Out of all those choices, none could offer any organized resistance to the Mongol invasion. The last in that list could have been theoretically overrun by the Mongols by 1253, although barring a lightning assault on Constantinople the Latin Empire could have probably survived. After that, a small period of reorganization to consolidate their conquests would have allowed the Mongols to plan for an invasion of the rest of Europe. As stated before, Louis of France had been mobilizing to head toward the eastern front. Considering that the Holy Roman Empire, especially regarding Bohemia, had been involved in a counter-Mongol effort during the invasion, it would not be a stretch to say that Louis could have met the Hohenstaufen Emperor in Swabia and proceeded east from there. The Mongols would have the luxury of employing the same tactics, and if lucky, they could wipe out the forces of France and Swabia in one swift stroke.

The Mongols also would have attempted to make key allies. While the Blue Horde was not especially known for this, a common Mongol tactic was to pursue a strategy of “the enemy of my enemy is my friend”. The Austrians, in particular, had not been pro-Mongol but had actively screwed around with the anti-Mongol coalition, even imprisoning King Bela after his flight to Croatia. Considering Mongol successes in Asia, it would not be a stretch to say that the Mongols offering the proper amount of money and titles to key German dukes would result in a sudden anti-Imperial sentiment in Germany. If the Mongols managed to gain the support of the German dukes, there would be no contest; nothing would be able to stop the Mongol expansion into France.

As for France, a new army could be raised if Louis’ was destroyed, but it would be a joke to consider it able to stop Mongol conquest. The armies of Europe, in general, had little understanding about utilizing formations or diversionary tactics, both of which the Mongol excelled at. If supposedly well trained armies could be defeated so completely in Poland and Hungary, an army of new recruits, especially in the age of feudalism, would be mostly light infantry and would be slaughtered by cavalry. After sweeping through France, the Blue Horde would have a few options. It could advance into either Italy or Iberia; Italy would probably be much easier, as the states there had great difficulty forming lasting alliances. Iberia was still messy, but the Iberian mountains could have provided a minimal protection.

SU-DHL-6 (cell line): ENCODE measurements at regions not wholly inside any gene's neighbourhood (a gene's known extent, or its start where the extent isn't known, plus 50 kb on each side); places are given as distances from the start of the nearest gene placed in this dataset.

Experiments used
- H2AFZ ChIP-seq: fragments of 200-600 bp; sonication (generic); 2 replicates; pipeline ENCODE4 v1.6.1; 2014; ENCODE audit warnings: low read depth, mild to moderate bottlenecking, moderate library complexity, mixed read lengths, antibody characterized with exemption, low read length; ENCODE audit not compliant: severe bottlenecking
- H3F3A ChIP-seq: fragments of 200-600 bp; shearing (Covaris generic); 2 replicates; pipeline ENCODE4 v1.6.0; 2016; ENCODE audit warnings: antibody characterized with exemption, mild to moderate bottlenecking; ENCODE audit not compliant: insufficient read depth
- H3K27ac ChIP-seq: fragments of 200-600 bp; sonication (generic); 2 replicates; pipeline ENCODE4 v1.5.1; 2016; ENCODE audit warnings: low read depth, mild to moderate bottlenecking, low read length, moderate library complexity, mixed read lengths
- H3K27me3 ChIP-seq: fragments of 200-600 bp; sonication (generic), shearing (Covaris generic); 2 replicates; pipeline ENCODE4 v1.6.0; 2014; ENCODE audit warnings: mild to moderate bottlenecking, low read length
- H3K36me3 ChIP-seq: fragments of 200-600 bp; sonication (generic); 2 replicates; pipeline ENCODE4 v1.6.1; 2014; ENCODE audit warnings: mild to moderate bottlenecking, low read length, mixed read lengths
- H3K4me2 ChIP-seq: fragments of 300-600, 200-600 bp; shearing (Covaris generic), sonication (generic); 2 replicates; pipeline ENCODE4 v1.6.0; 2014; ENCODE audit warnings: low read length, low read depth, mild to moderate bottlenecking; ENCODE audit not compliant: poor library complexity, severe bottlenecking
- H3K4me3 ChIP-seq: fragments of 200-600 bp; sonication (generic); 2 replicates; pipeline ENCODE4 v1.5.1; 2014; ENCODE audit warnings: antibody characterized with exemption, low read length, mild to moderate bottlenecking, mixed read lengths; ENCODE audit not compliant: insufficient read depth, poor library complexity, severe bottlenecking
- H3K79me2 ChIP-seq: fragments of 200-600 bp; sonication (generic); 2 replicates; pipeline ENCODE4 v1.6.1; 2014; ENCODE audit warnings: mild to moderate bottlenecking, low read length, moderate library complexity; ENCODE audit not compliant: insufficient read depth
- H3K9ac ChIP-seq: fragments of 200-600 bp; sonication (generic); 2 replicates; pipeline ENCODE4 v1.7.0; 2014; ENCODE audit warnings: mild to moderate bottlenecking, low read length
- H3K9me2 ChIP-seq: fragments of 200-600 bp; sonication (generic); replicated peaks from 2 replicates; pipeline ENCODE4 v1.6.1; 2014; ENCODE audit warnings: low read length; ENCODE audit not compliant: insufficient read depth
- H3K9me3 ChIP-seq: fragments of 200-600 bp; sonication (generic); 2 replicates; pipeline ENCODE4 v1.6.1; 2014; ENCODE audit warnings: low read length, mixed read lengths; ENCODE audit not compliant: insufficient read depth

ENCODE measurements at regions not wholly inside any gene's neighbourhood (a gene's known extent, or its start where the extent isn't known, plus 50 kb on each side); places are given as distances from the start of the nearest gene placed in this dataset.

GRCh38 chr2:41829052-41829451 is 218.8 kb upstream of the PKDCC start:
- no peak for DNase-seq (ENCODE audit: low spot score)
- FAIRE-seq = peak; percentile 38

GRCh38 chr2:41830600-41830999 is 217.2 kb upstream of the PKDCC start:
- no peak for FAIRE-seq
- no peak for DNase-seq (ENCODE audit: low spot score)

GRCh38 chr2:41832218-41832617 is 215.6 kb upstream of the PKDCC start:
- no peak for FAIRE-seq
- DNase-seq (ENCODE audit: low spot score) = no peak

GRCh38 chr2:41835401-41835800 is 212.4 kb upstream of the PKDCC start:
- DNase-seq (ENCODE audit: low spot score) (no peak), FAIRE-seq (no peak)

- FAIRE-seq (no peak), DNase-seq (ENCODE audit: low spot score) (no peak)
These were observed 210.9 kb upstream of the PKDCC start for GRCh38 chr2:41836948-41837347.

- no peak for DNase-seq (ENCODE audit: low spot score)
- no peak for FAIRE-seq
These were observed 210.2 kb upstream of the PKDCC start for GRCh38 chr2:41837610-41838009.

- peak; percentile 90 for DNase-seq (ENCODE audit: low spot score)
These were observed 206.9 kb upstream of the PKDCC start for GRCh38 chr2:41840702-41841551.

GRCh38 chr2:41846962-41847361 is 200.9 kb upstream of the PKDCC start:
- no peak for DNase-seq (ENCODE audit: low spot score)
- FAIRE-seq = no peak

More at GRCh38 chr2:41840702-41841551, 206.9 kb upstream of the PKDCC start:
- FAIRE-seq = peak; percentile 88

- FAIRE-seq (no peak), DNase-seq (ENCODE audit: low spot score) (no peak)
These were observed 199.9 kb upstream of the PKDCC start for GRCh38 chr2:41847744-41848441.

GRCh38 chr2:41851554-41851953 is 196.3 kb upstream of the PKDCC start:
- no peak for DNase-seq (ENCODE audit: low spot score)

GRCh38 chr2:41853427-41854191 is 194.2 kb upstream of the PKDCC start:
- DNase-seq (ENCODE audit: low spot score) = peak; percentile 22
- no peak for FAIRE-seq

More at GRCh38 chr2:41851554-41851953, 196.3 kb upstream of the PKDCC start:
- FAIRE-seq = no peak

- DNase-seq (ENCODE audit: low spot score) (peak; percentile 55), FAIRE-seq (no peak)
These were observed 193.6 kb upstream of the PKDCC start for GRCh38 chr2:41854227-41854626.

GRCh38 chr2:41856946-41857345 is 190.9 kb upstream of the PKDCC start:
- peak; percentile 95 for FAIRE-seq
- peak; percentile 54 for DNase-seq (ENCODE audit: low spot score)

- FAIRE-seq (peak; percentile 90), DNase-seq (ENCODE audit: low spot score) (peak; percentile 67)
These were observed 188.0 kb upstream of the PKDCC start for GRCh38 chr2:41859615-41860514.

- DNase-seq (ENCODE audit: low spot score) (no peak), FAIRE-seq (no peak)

The main argument against the Mongol ability to expand into Western Europe was that their tactics would become obsolete. With the cavalry used to plain warfare, it would be somewhat more difficult to expand into the still-wooded areas of Germany and France. However, the Mongols proved that they could leave the plains and still fight effectively. In particular, the Mongol victory over Bela at Mohi had resulted right after the Mongols had moved over the Carpathian Mountains. This view that the Blue Horde could not take Europe also fails to take into account that the Mongols were not limited to military conquest in their options. Something striking about the Blue Horde’s invasion was that it was nearly unilateral. Few times before had the Mongols attempted a massive invasion without allies. However, the Mongols probably would have realized that they would benefit greatly from allies. A mix of instilling fear and monetary compensation, as well as a guarantee of autonomy within an enlarged Mongol state, would have made the Mongol search for allies relatively easy, especially in Germany where loyalty to the Emperor lasted only as long as the going was good.